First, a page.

Take a large dollop of Washington influence buying, a portion of hypocrisy and a dash of duplicity. Stir them in the cauldron of a presidential campaign and heat them with national security rhetoric. That’s the recipe that produced what looks like one of the most cynical decisions in current American policy.
No, I do not mean the debate over the US debt. I am talking about a more arcane matter — the removal of an Iranian opposition movement from the State Department’s list of Foreign Terrorist Organizations (FTO).
A few facts may be helpful, since most Americans know little or nothing about this curious decision. Even the numerous members of Congress and high ranking former US officials who backed it showed an apparent disregard for the facts.
The MEK, or Mujahedeen Khalq, was founded by Iranian students in the 1960s as a radical group that combined some of the worst aspects of Marxism and Islamic fanaticism, plus violent anti-Americanism. After helping to overthrow the Shah, they fought a bloody struggle with the Ayatollahs who seized power and murdered a number of them in terrorist explosions.
Expelled from their country, they eventually accepted the hospitality of Saddam Hussein, Iran’s aggressive neighbor who armed and used them against Iran. Most Iranians saw that as an act of treachery and still despise the MEK even more than they do their own government.
The Mujahadeen ran their camp in Iraq as tightly as a North Korean gulag. Couples were forced to divorce. Children were sent abroad. Sex was forbidden. It was, in effect, an extremist cult, devoted to its leaders
The State Department put the MEK on the Foreign Terrorist Organization list in 1997 because of their involvement in acts of terrorism including hostage taking and killing of several Americans.
In one of the slickest and most effective PR campaigns Washington has seen in years, the MEK has hired high-priced Washington lobbying firms, funnelled money through speech contracts and literally bought its removal from the terrorist list.
The list of supporters they recruited includes former US four-star generals, intelligence chiefs, governors and political heavyweights, according to a special investigation by the Christian Science Monitor.
The Monitor reported: “Many of these high-ranking US officials – who represent the full political spectrum — have been paid tens of thousands of dollars to speak in support of the MEK.”
They included General Peter Pace, former chairman of the Joint Chiefs of Staff, former New York Mayor Rudy Giuliani and former US Homeland security chief Tom Ridge. For a more complete list of those who spoke at pro-MEK conferences and rallies, see the full Monitor story. Not all of them took the money, but all of them drank the MEK Kool-Aid in the belief that delisting them was good for America — or in the case of some such as Harvard Professor Alan Dershowitz, apparently also good for Israel.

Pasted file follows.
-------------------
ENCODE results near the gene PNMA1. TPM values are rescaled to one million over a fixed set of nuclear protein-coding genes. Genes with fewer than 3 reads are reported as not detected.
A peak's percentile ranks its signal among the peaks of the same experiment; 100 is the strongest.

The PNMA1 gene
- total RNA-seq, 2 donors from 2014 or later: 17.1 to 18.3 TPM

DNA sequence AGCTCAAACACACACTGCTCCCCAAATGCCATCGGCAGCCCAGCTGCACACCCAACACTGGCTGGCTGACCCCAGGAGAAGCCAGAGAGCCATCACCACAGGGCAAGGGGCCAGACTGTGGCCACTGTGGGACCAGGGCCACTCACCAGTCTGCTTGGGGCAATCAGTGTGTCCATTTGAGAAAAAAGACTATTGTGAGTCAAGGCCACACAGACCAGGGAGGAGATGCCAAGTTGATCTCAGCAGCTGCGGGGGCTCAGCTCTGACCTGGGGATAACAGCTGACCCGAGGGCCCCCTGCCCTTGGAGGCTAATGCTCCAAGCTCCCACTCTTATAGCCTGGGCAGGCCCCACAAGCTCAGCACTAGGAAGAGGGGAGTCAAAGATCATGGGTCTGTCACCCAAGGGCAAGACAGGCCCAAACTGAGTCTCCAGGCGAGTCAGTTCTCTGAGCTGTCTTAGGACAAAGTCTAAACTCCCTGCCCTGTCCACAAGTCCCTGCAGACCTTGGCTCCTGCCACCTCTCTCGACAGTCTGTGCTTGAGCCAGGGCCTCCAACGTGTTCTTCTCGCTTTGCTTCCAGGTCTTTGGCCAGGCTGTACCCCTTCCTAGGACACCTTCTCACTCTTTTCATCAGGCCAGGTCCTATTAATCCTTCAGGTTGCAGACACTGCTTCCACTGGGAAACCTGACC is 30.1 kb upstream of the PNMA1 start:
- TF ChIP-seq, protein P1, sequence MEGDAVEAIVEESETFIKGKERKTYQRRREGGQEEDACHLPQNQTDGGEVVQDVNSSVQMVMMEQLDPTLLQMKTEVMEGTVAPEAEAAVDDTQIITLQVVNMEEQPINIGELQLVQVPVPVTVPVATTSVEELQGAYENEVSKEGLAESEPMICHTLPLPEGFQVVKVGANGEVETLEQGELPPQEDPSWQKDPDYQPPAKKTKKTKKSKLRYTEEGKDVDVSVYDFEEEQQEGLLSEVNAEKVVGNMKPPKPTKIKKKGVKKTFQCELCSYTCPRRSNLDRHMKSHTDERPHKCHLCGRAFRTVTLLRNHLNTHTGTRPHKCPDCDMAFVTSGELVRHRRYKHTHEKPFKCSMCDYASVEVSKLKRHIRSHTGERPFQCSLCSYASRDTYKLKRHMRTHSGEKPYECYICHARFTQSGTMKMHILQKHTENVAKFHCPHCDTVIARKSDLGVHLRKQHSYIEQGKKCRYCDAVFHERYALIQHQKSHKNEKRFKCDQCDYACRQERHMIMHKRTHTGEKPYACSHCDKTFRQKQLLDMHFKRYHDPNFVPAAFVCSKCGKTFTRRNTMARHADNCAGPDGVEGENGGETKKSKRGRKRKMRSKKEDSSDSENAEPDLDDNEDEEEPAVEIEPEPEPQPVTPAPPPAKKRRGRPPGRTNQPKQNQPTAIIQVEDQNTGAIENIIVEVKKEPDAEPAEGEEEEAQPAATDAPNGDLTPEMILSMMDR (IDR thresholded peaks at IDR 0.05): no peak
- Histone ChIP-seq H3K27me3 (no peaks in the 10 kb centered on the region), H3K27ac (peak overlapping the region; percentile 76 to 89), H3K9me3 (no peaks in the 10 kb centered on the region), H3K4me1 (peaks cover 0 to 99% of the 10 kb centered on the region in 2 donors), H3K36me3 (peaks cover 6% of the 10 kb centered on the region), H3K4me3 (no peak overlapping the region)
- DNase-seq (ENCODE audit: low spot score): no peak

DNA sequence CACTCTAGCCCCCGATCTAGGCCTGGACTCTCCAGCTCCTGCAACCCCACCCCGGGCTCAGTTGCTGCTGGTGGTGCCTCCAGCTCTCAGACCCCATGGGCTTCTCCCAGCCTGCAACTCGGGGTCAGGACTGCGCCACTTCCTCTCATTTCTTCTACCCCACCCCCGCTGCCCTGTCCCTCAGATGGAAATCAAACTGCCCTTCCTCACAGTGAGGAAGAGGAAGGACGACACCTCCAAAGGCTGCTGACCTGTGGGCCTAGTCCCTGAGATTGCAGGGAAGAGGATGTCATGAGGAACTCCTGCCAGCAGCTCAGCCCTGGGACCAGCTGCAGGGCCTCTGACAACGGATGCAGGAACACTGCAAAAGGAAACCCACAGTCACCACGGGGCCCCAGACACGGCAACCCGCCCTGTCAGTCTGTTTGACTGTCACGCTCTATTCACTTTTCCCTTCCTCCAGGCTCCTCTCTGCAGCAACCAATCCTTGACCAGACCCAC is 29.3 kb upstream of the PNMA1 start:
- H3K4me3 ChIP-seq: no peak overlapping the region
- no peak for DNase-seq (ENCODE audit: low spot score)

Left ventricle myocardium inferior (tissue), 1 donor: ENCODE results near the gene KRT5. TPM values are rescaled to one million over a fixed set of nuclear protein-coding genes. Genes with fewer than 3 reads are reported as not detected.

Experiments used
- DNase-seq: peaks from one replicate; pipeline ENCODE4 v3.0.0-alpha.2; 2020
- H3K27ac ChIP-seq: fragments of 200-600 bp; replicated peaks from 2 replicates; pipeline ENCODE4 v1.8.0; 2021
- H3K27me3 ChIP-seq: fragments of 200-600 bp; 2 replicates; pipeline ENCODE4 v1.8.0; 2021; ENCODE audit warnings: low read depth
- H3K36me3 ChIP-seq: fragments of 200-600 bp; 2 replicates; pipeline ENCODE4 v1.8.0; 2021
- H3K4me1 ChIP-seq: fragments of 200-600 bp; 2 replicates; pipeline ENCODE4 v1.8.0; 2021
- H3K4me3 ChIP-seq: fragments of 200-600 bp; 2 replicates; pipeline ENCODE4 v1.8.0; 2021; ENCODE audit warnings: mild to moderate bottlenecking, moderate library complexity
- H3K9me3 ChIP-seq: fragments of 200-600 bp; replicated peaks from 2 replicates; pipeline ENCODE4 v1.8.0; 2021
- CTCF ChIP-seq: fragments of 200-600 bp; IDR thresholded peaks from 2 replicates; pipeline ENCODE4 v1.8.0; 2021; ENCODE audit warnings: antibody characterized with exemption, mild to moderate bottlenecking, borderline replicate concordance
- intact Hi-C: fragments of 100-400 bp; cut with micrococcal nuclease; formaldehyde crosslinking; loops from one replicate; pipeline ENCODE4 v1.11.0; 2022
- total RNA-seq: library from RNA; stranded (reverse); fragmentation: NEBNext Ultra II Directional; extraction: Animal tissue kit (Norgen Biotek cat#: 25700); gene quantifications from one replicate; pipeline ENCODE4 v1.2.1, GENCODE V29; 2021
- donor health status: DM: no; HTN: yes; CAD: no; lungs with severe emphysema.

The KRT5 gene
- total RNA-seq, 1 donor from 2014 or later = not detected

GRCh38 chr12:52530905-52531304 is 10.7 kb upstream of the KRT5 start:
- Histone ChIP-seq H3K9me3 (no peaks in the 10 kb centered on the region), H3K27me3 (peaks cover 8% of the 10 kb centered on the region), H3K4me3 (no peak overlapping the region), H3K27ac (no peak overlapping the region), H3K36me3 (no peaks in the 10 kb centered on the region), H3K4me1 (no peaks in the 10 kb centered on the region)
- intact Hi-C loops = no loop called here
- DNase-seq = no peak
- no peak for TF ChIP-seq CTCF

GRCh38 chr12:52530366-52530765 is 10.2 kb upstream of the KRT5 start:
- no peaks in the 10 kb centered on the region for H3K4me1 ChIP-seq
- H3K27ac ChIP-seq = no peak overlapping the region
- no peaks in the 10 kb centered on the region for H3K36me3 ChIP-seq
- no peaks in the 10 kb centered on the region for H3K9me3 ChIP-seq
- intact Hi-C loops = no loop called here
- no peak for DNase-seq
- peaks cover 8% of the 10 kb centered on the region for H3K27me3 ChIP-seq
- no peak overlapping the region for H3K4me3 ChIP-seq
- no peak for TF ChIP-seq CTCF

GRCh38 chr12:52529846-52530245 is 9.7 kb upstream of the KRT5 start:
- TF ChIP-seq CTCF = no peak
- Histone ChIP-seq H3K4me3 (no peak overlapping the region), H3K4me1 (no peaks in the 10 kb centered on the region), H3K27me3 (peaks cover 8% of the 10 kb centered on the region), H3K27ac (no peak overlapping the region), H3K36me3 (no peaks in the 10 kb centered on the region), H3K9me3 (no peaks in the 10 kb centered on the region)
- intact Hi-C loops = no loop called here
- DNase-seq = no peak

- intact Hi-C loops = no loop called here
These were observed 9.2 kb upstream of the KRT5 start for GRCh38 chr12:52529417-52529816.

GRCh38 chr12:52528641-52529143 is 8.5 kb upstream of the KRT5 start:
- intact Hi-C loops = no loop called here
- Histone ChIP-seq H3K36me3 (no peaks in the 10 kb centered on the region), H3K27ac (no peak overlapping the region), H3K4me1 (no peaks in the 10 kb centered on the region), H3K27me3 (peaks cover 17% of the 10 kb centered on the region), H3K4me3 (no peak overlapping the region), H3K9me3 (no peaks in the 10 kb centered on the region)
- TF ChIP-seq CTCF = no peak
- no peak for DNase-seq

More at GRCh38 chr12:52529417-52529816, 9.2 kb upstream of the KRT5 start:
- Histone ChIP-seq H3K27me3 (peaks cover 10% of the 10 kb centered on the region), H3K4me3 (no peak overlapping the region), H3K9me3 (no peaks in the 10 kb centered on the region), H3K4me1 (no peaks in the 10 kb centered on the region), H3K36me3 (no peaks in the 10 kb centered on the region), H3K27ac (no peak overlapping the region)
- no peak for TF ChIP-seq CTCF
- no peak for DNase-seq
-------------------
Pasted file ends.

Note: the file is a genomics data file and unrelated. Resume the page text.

The Monitor noted, “They rarely mention the MEK’s violent anti-American past, and portray the group not as terrorists but as freedom fighters with “values just like us,” as democrats-in-waiting ready to serve as a vanguard of regime change in Iran. Some acknowledge that they knew little about the group before they were invited to speak and were coached by MEK supporters.”
The MEK even corralled a few journalists, including Carl Bernstein of Watergate fame, who took $12,000 to speak at a Waldorf Astoria meeting of MEK supporters, but explained later to ProPublica, “I was not there as an advocate.” Another prominent journalist who should have known better was syndicated columnist Clarence Page who spoke at a large MEK rally in Paris. After that was reported by ProPublica, he said he would reimburse the $20,000, and was reprimanded by the Chicago Tribune for violating its ethic code.
The concept of the terrorist list is highly political and riddled with hypocrisy. As pointed out by Foreign Policy Magazine, “some groups are designated for the right reasons (terrorism) and others are not labelled, despite clearly meeting the statute’s requirements.
For example, Saddam Hussein was put on the terrorist list when he was allied with Moscow in the 1960s, taken off in the 1980s when Washington wanted to him help him attack Iran, and put back on again later when the US wanted to attack Iraq. And in each instance, this was the same Saddam, a brutal Iraqi leader with a horrible human rights and war crimes record.
The MEK declares that it has been out of the terrorism business for almost a decade, but there is no reason to believe it. NBC News reported in February that the MEK has been assassinating Iranian nuclear scientists in broad daylight. There are numerous reports of collaboration between the MEK and Israel’s secret services. “The enemy of my enemy is my friend,” as the old saying goes.
Although it is a federal felony to give aid, direct or indirect, to an organization on the Foreign Terrorist List, Seymour Hersh of The New Yorker reports that the US Joint Special Operations Command conducted training of members of the MEK in Nevada from 2005 until sometime before President Obama took office. It was done secretly of course.
This would not be the first time the United States has made a mistake in the name of national security. Arming so-called Islamic freedom fighters to fight against the Soviets in Afghanistan was a spectacular example of chickens that eventually came home to roost. Helping the MEK is small stuff by comparison. The group has almost no support inside Iran, and not much outside.
That’s a good thing. God only knows what kind of Iran they would create if they could actually take over the country.
By Tom Fenton,GlobalPost